Ivan Drago is often revered as Rocky’s most feared opponent, living in infamy as the man who killed Apollo Creed and as one of the greatest boxers of all time. And yet… I’m not sold. I’m not. I don’t think Drago was that great of a boxer. I don’t even think he was Rocky’s greatest opponent.
Drago has a few convincers that vault him to the forefront of the conversation about Rocky’s nemeses. The first is the eyeball test. The dude is a monster, tall and jacked and prone to superhuman feats of strength in a Soviet gym while steroids are plunged into his buttcheeks. If intimidation won boxing matches, Drago would be the heavyweight champion to this day. But we are all aware that looks alone don’t win titles, we need to see it in the ring.
But most of what Drago does in the ring in Rocky IV is not seen. It is done in the shuttered boundary lines of the Soviet Union. To be fair, the Soviet Union was known for producing some of the greatest athletes of that time, but also to be fair, America has a long history of kicking their asses.
*flag drops down behind me while the star-spangled banner plays on a pan-flute*
We know that Ivan Drago was the undisputed champion of the USSR, but the problem is that we do not know what that means. Poverty and hunger were rampant in the USSR at this time, so any opponent who doesn’t have the blessing of the government like Drago does (and I have a hard time believing the government picked more than one boxer to back) would be vastly inferior to the attention and nurturing Drago received. In this context, Drago shooting up the ranks of the Soviet boxing league and remaining undefeated while he does it doesn’t provide us with a convincing argument that he is an awesome boxer.
So let’s look at what we do see Drago do.
It might be too soon, but I want to start with Apollo Creed’s death. This is the scene that serves as the main convincer that Drago is unbeatable, and also provides Rocky with an internal struggle as to whether he should face him. But I think they overblew it. Sure, it was sad that Creed died. There are some real man-tears soaked into the floors of theaters everywhere because of this moment. But I hesitate to attribute too much to Drago in the aftermath of the encounter. Creed had been one of the greatest boxing champions of all time. But the key wording here is ‘had been.’ Creed was way past his prime, even older than Rocky based on his long title reign before he ever boxed the Italian Stallion.
Plus, Creed’s fatal flaw was how he overlooked his opponent. He seemed to not take the fight seriously in the way he talked about his opponent, his entrance, and the way he taunts the big Russian. Therefore, we can probably assume he didn’t train as hard as he could have for the fight. And if there is anything we have learned from the Rocky franchise, it is that if you do not have the eye of the tiger in training, you don’t stand a chance in the ring. So Drago, in context, massacred a past-his-prime, over-confident, and undertrained former champion. What do we take away from that? We still only know for sure that Drago is an incredibly hulked up heavy hitter who ran through the boxing ranks of a malnourished country.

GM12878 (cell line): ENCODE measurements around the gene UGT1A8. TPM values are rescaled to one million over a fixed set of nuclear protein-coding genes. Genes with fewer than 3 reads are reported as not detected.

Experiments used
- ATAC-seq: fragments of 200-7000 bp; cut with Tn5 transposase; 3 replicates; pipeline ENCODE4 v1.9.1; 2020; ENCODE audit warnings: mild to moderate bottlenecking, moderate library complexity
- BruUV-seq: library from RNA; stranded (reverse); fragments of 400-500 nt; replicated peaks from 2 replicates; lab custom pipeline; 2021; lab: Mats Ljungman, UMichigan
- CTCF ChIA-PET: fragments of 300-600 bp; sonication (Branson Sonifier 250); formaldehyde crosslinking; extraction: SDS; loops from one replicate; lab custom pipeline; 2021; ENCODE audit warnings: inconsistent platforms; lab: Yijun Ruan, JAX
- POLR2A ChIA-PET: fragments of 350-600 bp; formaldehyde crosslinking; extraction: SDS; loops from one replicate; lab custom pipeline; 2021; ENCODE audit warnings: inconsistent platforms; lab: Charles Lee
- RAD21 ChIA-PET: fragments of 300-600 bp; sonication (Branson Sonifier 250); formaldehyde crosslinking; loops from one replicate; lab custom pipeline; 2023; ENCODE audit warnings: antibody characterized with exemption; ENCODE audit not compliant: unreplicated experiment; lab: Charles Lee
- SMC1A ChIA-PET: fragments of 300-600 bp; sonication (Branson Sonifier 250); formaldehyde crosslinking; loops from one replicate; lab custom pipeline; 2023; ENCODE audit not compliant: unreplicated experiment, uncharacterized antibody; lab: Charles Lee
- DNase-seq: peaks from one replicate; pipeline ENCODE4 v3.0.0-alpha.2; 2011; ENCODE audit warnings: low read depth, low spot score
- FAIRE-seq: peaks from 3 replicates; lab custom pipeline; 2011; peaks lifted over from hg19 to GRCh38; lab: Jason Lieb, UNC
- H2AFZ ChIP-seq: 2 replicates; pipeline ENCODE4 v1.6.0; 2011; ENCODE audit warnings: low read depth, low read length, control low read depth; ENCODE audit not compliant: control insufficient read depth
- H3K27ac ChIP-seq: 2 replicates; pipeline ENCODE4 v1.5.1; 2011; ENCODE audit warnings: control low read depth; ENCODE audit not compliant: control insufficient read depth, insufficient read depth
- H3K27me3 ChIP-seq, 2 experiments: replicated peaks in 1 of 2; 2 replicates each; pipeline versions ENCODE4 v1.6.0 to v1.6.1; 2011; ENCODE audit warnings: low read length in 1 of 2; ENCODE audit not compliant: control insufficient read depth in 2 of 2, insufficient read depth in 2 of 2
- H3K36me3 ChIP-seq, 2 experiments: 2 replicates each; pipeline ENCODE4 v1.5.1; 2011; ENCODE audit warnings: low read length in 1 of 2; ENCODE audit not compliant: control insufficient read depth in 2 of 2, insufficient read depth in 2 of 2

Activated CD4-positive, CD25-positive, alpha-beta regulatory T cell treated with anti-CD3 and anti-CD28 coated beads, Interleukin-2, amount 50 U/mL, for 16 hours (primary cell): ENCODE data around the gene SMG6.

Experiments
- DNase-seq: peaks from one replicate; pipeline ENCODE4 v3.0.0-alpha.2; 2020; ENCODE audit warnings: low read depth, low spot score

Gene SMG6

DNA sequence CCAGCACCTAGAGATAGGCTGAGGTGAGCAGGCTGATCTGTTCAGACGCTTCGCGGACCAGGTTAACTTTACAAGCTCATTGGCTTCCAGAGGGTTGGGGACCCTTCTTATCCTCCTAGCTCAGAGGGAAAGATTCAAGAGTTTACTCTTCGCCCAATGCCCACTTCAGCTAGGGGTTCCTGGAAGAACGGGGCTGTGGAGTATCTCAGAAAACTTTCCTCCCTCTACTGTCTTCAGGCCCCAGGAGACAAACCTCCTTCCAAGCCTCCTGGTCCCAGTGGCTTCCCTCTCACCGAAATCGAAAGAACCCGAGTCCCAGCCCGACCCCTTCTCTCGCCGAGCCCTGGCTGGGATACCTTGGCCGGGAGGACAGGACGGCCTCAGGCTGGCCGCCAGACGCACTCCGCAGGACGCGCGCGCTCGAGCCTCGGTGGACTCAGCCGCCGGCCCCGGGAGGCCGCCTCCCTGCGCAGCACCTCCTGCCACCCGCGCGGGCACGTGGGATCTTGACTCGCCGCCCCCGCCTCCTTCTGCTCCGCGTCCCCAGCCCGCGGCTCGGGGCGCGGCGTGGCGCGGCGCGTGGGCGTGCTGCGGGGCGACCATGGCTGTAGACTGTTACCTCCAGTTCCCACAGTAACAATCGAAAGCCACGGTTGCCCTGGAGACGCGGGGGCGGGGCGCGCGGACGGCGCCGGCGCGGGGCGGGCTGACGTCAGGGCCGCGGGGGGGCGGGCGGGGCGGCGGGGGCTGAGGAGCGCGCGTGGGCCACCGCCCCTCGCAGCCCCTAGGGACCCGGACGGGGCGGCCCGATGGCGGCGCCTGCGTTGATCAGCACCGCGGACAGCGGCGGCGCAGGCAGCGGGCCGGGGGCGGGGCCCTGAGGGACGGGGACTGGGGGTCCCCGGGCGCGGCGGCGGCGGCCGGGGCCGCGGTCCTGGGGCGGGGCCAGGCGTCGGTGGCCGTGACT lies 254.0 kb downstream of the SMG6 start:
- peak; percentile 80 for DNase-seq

Then we see him battle Rocky. A retired Rocky… in the USSR… This should just be another exhibition on Drago’s way to fighting the heavyweight champion of the world, that is, if Drago is as good as we think he is. But it doesn’t happen that way. Rocky drills Drago and ends his title chances, the Cold War, and Drago’s marriage all on Drago’s home turf in front of the Premier of the USSR. This fight was gifted to him, and he blew it. And I don’t think it is entirely because Rocky is that good. Some of it is due to the fact that Rocky is made of iron, he was highly motivated after Drago killed his best friend, and Rocky is the all-time big match competitor, but it would be hard to ignore that this loss shows that Drago was overhyped as well. Objectively speaking, if Drago was as good as he was portrayed, and as we believed, Rocky should definitely, one hundred percent, have lost this fight. But he didn’t, which means Drago wasn’t.
Not convinced? Think about it this way… Rocky, at the height of his title reign and fitness got demolished by Clubber Lang (though extenuating circumstances due to Mickey’s questionable health after his fall throws an asterisk next to this fight). How do we then say that Drago, who never beats a much older and rustier Rocky, is the more feared opponent? Or take Creed. Rocky was never more motivated, focused, and in shaped (in combination) than in his fights with Apollo Creed, and he still went 1-1 against him, yet some will claim Drago, who never beat Rocky is the most fearsome opponent.
And thanks to the new installments of the Creed movies, we also get to see Rocky dismantle Drago from the corner, coaching the inferior specimen into a title victory over Drago’s son, in a match between two fighters in their prime. The extrapolation of Rocky’s superiority is borderline insulting at this point.
I guess some might not consider Drago as Rocky’s greatest opponent overall. Maybe just as his biggest challenge considering his circumstances. But I gotta say, however you want to spin it, it seems like we are giving him too much credit. Drago feels like an overhyped bust. I have no proof to show me he was anything but a one tricky pony with a strong right hook. Clubber Lang would’ve eaten him for breakfast.
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